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A New Fastener With Improved Bone-To-Implant Interface Shows Superior Torque Stripping Resistance Compared With the Standard Buttress Screw

Alfonso, Nicholas A., MD*; Baldini, Todd, MSc*; Stahel, Philip F., MD, FACS*,†

doi: 10.1097/BOT.0000000000001415
Original Article
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Objective: The conventional AO buttress screw used for fracture fixation relies on a historic buttress thread design, which is prone to stripping at the bone–implant interface. We hypothesized that a new Bone-Screw-Fastener with an innovative interlocking thread design demonstrates increased resistance to torque stripping forces compared with the buttress screw, without compromising pullout strength.

Methods: A biomechanical model was established in 6 matched pairs of adult human cadaveric tibiae to test torque resistance between the 3.5 mm Bone-Screw-Fastener and the 3.5 mm cortical AO buttress screw until failure. Uniaxial pullout testing of both screw types was performed as an internal control experiment.

Results: The 3.5 mm Bone-Screw-Fastener had a significantly increased resistance to torque failure compared with the standard 3.5 mm AO buttress screw (P = 0.0145). In contrast to the buttress screws, none of the Bone-Screw-Fasteners stripped from the bone but rather failed at the screwdriver–implant interface in terms of a metal-on-metal failure. The internal control experiments revealed no significant difference in axial pullout strength between the 2 implants (P = 0.47).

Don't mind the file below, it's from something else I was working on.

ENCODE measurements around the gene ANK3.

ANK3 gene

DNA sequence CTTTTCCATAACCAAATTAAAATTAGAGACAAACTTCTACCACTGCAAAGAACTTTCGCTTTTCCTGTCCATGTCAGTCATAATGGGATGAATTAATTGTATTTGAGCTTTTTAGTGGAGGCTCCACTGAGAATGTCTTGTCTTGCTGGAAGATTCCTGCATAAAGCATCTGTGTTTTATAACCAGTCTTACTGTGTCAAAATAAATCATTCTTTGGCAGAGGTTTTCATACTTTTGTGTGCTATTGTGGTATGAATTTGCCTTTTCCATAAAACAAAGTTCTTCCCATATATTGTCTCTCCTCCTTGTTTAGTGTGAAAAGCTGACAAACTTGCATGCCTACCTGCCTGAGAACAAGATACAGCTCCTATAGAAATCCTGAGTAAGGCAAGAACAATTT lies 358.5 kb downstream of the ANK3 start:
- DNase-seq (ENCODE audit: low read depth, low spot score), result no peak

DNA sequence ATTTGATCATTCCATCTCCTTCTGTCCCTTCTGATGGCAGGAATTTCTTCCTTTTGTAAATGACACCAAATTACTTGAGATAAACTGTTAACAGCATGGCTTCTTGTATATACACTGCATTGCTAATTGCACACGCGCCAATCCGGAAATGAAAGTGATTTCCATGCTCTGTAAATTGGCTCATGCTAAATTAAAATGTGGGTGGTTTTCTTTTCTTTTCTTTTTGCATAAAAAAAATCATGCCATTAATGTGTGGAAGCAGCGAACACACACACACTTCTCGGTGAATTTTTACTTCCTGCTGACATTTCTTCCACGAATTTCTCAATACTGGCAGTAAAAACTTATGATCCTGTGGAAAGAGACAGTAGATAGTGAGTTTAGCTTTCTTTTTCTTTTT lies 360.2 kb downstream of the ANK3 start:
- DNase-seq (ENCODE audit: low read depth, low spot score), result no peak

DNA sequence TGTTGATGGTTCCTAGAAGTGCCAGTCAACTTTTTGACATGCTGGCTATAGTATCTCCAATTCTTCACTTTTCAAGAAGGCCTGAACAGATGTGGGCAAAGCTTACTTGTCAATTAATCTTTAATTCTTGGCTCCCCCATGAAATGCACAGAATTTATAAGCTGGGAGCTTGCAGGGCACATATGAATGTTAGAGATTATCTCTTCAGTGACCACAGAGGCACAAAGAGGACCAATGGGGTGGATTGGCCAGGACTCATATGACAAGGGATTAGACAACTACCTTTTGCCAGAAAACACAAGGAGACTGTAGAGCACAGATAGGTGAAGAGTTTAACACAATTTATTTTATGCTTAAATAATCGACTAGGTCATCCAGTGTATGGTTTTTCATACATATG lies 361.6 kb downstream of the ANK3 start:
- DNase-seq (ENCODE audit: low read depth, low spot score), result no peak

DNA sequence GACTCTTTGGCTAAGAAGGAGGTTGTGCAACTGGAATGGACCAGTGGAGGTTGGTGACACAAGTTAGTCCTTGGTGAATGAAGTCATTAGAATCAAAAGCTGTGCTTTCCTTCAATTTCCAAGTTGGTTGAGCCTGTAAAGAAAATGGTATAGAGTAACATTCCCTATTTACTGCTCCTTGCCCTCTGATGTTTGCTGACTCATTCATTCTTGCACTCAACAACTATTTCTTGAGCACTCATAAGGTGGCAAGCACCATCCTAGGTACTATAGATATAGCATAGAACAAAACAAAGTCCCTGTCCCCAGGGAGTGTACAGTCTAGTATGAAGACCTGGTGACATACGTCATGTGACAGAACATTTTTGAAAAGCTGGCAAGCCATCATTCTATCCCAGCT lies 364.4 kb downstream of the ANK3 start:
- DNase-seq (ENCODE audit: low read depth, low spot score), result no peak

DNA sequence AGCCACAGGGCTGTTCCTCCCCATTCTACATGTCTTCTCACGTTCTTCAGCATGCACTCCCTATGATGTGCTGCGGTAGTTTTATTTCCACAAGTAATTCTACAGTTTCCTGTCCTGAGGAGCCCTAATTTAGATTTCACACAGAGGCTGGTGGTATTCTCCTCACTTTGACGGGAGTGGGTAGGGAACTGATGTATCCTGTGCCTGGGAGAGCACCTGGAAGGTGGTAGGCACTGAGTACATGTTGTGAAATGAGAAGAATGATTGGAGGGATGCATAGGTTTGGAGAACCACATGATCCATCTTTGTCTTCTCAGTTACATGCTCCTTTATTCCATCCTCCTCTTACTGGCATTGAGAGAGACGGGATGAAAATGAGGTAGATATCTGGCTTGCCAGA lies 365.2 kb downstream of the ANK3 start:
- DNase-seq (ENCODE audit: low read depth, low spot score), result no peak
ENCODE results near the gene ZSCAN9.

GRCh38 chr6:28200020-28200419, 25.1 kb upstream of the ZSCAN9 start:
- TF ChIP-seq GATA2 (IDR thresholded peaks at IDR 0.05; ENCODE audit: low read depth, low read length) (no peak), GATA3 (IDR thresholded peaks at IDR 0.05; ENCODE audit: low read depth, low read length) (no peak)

Conclusions: These data demonstrate the superiority of the new Bone-Screw-Fastener over the conventional AO buttress screw regarding protection from torque stripping forces. In addition, the new thread design that interlocks to the bone does not sacrifice axial pullout resistance conveyed by the buttress screw. Future controlled trials will have to validate the in vivo relevance of these findings in a clinical setting.

*Department of Orthopaedics, University of Colorado, School of Medicine, Aurora, CO; and

Department of Specialty Medicine, Rocky Vista University, College of Osteopathic Medicine, Parker, CO.

Reprints: Philip F. Stahel, MD, FACS, Rocky Vista University, College of Osteopathic Medicine, Parker, CO 80134 (e-mail: philip.stahel@gmail.com).

Supported by an educational training grant to the Orthopedic residency training program at the University of Colorado School of Medicine by SMV Scientific.

P. F. S. has previously received speaking honoraria, “per diem” allowances, and traveling and lodging reimbursements from the manufacturer of the AO buttress screw investigated in this study (DePuy Synthes, Paoli, PA) and from the AO Foundation.

The remaining authors declared no conflicts of interest.

Supplemental digital content is available for this article. Direct URL citations appear in the printed text and are provided in the HTML and PDF versions of this article on the journal's Web site (www.jorthotrauma.com).

Accepted November 14, 2018

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